I have conceded that cultural layering may be promoting some acceptance of rubbish as well as negative moral attitudes. That’s an inevitable downside. But as long as there are some people in society who engage their “manual” moral mode and take part in society-wide discussion of topical moral issues there is scope for the passive cultural learning by the rest of society. I have argued that there is an objective basis for human moral values in human nature.  The fact that we are a sentient, intelligent, social and empathetic species. These discussions offer an arena for the objectively based human moral values to exert their influence.  In effect it is the manual moral mode of society’s leaders and thinkers, of our writers, artists and actors, who have enabled a reasoned consideration based on positive moral value to influence the “auto” moral mode of the rest of society.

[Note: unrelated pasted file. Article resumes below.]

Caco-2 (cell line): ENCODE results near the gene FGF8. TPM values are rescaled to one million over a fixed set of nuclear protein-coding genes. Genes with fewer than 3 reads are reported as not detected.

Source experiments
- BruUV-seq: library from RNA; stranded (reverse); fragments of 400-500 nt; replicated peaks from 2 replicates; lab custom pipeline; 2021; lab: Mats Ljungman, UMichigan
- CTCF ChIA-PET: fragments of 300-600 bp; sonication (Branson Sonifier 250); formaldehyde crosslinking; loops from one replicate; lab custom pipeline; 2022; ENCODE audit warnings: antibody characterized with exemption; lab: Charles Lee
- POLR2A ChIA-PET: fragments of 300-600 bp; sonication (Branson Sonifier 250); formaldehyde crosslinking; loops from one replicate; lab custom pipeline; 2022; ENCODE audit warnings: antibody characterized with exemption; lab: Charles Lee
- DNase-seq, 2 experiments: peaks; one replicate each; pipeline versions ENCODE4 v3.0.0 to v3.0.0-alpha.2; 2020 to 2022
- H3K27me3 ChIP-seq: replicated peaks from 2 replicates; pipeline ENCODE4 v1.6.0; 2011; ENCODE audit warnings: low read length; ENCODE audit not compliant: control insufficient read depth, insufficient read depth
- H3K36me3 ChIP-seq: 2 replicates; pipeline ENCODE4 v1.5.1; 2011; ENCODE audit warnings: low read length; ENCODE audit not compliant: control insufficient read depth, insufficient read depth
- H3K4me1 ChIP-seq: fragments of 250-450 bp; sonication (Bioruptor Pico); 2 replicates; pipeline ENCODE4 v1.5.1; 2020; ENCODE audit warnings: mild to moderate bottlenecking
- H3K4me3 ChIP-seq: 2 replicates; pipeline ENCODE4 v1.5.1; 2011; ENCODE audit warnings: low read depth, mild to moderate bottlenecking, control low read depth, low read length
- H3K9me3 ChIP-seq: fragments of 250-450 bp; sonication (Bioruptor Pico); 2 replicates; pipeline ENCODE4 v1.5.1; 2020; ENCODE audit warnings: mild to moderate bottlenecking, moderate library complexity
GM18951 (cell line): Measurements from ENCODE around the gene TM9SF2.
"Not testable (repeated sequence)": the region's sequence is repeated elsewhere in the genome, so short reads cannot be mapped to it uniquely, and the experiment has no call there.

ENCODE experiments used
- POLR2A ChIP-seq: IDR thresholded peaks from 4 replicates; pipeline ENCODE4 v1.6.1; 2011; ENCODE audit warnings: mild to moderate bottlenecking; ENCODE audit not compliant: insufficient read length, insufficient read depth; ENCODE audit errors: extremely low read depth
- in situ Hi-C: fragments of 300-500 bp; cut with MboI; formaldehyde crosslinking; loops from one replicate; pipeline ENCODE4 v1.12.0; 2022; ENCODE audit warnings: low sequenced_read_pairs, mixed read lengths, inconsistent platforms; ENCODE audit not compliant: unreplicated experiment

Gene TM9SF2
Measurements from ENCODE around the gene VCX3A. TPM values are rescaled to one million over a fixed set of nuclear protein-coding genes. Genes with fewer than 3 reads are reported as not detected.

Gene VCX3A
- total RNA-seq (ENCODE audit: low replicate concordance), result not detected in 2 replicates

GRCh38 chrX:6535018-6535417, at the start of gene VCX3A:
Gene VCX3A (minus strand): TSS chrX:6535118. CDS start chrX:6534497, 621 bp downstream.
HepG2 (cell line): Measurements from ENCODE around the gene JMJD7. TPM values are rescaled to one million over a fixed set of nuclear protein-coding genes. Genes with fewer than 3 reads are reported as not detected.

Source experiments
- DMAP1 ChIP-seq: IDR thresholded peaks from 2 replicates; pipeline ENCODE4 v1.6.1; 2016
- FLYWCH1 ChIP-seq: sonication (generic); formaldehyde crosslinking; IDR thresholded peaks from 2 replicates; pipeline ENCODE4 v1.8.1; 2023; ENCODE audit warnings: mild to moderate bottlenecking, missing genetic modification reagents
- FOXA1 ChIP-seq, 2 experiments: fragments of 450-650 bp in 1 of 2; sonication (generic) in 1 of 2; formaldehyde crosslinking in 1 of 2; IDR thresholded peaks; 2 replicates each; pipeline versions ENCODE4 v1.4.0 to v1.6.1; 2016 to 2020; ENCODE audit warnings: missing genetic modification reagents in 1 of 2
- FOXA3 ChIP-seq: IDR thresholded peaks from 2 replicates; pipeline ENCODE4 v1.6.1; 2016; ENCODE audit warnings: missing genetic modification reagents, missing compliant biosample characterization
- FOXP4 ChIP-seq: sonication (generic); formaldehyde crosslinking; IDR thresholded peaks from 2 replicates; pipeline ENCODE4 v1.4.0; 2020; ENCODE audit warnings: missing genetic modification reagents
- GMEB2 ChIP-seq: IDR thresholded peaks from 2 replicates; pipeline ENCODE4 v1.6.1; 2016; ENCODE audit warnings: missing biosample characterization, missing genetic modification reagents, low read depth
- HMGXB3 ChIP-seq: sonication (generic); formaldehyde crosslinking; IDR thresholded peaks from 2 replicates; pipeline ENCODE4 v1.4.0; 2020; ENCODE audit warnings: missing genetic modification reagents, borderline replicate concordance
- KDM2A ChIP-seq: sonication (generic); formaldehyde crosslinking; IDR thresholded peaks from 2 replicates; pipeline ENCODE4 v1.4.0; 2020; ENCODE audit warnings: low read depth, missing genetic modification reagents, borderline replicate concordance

Similar articles

Science, faith and limits of knowledge

Occasionally we have debates here about the “limits of science,” “other ways of knowing,” and the old “scientism” label. Recently these issues have received a bit of coverage in  a series of articles at the Guardian.

These have been responses to the question Can Science Explain Everything?

Ever decreasing limits

I really like two of the responding articles. Adam Rutherford, who is an editor at the science journal Nature, wrote Ever-increasing circles of science. His conclusions are summarised in the sentence: “The domain of knowledge amenable to science has only ever changed in one direction: at the expense of all others.”

“Science may not tell us much about history, or aesthetics, or metaphysics. But to underestimate the boundaries of what it can say is a fallacy committed only by those who misunderstand or deny the power of the scientific method. When the comedian Dara O’Briain hears the facile maxim “science doesn’t know everything” his response is, of course it doesn’t, otherwise it would stop. As a way of knowing, there are limits to what science can reveal, but those limits are ever decreasing. Is there a sensible reason why it can’t tell us about love, or psychology, or God or the composition of quarks? Abso-bloody-lutely not.”